What is pride? A reflection on Weird Pride Day

Pride is a peculiar thing. Christianity taught us that it is a sin. Secular society tried desperately to tell us it’s redundant. The truth is that it’s neither of these things. Those are lies told by a society that desperately wants us to stay quiet.

I’m not going to misrepresent myself here. When I talk about weird people, I am largely (if not entirely) talking about myself and my neurodivergent neurokin. Realistically, what other group of people is referred to as weird more often?

Because we don’t fit into societies neuronormative standards, we are labelled as different, or weird. We are taught both implicitly and explicitly to be ashamed of ourselves, and to hide who we are. Which leads neatly onto what pride actually is.

Pride is not the feeling that we are better than others, and it is not the feeling that who we are is inherently and solely a good thing. It is the refusal to be ashamed.

One of the most powerful things we can do as neurodivergent, and beautifully weird people, is to refuse to be ashamed.

When we think about it, what are we actually ashamed of? Everything about ourselves that we’ve been taught to hate or hide, was framed that way by a society that did not want to support us.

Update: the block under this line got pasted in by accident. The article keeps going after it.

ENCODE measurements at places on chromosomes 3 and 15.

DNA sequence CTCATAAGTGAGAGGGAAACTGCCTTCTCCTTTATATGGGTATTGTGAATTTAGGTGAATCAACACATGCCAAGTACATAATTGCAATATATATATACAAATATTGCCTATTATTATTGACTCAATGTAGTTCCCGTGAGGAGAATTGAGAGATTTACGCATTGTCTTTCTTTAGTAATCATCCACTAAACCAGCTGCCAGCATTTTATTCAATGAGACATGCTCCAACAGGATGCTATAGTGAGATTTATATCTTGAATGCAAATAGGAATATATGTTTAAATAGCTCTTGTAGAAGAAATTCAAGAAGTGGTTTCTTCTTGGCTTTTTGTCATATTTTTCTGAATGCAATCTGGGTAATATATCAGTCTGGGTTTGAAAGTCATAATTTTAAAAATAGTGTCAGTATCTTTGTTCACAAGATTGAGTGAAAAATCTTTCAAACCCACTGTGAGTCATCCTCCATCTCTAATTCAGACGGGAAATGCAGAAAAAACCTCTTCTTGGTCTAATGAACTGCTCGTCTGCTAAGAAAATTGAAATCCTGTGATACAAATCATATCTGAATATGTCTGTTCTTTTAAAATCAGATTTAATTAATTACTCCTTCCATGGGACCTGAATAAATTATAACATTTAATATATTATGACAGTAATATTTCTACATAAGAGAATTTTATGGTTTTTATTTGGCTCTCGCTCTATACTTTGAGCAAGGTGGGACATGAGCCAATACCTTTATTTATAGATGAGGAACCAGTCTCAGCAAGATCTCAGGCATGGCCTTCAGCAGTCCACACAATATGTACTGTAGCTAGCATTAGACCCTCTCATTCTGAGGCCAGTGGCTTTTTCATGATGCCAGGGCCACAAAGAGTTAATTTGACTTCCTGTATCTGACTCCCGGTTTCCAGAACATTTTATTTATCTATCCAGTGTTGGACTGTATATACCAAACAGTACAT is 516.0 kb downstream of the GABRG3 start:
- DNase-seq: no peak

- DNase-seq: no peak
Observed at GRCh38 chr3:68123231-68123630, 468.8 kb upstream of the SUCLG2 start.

When we refuse to be ashamed, we speak up. We make it impossible to ignore us. When we refuse to be ashamed, we can see the lie that society has taught us. The lie that weirdness is a failing, that we are somehow less worthy of equitable treatment in a society that values assimilation over the beauty of diversity.

I for one, will be flying my weird flag high, not just on this day, but all days thereafter.

Society and it’s normative mundanity can keep to itself, I just don’t think it’s an acceptable way to be anyway.

Published by David Gray-Hammond

David Gray-Hammond is an autistic mental health and addiction advocate living in the South East of England. He is in recovery from addiction and psychosis, as well as other complex mental health conditions. He was diagnosed as autistic seven months after achieving sobriety, and is resolved to share his experiences with the world in the hopes of being the person that he needed when he was younger.

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